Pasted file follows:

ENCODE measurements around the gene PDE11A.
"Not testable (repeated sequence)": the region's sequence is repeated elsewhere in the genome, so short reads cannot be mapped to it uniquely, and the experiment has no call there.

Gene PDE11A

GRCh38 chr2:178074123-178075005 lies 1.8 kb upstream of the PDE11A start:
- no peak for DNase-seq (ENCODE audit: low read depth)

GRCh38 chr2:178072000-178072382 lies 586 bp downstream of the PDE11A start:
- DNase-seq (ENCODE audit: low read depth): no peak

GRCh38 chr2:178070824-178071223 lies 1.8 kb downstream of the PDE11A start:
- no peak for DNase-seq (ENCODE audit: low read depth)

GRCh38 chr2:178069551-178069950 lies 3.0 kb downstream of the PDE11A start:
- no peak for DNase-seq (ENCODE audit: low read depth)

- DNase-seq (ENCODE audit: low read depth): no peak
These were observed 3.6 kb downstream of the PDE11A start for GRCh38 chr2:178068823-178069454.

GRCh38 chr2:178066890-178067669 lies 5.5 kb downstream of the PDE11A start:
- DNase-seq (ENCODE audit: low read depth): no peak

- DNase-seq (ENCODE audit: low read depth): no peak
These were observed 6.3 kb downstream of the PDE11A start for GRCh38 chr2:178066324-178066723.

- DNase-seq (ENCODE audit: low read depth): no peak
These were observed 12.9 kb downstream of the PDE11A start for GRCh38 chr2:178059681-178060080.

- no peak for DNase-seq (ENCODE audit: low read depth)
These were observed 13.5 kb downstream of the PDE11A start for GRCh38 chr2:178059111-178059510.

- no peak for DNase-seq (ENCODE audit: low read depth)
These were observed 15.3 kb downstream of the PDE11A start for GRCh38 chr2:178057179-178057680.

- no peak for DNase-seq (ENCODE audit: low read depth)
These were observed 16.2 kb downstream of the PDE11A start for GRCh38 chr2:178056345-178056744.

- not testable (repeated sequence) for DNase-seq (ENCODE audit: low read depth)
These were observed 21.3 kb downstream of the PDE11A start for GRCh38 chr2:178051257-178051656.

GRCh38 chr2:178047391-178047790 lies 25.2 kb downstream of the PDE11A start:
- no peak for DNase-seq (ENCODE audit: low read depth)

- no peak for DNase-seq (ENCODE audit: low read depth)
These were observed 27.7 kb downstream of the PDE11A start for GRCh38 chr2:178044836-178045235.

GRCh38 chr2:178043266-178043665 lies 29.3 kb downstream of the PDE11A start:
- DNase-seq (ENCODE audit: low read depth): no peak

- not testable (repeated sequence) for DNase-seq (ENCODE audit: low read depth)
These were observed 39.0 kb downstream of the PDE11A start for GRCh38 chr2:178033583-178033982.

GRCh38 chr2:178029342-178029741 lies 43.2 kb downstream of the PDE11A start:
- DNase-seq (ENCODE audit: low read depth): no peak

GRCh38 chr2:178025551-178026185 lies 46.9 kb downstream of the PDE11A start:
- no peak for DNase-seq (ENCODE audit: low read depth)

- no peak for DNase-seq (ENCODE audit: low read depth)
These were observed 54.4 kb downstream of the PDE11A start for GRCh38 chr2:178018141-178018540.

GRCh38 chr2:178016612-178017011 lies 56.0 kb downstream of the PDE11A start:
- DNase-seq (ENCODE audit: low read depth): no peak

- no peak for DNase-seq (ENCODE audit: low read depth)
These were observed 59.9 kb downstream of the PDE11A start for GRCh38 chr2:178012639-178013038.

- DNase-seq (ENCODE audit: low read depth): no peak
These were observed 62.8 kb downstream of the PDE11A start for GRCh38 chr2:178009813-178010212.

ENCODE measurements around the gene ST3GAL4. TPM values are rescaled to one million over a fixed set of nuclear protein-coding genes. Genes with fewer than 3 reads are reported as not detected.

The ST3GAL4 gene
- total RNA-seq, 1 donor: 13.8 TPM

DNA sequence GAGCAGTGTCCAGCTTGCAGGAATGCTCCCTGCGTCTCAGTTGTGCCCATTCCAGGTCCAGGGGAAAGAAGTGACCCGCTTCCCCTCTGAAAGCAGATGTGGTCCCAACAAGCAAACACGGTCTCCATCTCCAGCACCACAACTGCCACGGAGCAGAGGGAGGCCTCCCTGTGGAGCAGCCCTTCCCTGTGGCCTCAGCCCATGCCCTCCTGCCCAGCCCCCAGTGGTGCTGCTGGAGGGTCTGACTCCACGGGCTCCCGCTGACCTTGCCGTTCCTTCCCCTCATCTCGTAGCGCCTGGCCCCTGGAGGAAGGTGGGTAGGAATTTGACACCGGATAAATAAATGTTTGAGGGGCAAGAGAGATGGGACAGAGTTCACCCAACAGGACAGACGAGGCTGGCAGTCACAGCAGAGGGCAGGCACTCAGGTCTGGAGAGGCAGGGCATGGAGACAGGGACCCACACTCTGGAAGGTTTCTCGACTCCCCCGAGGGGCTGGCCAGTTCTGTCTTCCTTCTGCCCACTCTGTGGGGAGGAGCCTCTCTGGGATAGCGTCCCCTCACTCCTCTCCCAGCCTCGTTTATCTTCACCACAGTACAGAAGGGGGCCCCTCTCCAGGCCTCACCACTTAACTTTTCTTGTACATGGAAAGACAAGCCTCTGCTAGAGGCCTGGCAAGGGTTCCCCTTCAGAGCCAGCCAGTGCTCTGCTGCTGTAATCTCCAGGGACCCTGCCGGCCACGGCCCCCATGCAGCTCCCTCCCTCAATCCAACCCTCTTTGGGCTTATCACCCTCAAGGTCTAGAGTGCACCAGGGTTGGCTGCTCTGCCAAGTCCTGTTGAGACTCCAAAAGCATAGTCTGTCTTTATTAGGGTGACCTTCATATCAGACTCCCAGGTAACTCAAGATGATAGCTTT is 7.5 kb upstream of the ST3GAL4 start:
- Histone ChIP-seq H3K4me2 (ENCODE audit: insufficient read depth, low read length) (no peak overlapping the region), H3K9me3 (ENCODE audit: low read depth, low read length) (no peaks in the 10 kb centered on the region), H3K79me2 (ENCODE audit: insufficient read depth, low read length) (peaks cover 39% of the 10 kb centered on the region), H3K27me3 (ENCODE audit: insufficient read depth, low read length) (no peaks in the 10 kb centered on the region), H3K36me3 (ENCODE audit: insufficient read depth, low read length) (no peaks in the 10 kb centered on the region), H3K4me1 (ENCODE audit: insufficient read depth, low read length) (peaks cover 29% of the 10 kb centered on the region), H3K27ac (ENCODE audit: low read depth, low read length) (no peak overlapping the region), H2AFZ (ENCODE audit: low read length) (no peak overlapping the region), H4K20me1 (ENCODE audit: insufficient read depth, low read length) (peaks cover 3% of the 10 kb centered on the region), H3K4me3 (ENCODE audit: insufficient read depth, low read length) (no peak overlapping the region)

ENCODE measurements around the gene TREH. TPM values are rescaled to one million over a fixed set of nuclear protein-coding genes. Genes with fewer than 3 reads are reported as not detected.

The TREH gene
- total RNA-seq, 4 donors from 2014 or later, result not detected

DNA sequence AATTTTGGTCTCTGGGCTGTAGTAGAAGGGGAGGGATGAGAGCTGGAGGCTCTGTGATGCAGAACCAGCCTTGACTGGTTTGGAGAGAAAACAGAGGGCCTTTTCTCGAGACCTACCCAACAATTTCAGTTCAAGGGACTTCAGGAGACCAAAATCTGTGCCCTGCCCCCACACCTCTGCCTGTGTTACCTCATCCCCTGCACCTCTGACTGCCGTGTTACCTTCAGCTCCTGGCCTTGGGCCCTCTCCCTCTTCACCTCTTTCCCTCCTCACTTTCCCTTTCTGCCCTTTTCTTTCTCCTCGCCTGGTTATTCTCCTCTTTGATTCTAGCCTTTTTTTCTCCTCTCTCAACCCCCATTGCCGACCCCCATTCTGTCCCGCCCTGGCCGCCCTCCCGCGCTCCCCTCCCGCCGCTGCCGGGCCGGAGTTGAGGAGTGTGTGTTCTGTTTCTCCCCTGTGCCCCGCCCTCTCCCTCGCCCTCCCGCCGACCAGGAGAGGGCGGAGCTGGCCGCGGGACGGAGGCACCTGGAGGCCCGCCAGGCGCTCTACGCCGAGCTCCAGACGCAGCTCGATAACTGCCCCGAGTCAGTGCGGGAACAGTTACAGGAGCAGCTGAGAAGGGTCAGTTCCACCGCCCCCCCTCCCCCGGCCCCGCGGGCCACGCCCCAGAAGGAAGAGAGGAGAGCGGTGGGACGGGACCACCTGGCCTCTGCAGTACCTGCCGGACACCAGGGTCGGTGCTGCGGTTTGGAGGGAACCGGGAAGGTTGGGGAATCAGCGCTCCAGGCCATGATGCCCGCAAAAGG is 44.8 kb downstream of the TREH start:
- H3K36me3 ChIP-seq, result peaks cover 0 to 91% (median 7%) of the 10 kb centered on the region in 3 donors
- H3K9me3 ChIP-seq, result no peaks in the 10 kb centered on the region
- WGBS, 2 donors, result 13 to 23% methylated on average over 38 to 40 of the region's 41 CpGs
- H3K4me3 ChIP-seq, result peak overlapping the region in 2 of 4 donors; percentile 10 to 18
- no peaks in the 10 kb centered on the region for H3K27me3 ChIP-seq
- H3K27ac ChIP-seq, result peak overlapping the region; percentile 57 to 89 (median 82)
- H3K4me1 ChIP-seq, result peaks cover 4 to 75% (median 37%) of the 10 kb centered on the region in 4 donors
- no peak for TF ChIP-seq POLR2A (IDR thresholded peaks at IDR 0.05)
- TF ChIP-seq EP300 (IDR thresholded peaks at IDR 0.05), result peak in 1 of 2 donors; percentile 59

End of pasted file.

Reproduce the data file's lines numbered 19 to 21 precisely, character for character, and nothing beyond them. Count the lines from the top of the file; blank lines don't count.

These were observed 12.9 kb downstream of the PDE11A start for GRCh38 chr2:178059681-178060080.

- no peak for DNase-seq (ENCODE audit: low read depth)
These were observed 13.5 kb downstream of the PDE11A start for GRCh38 chr2:178059111-178059510.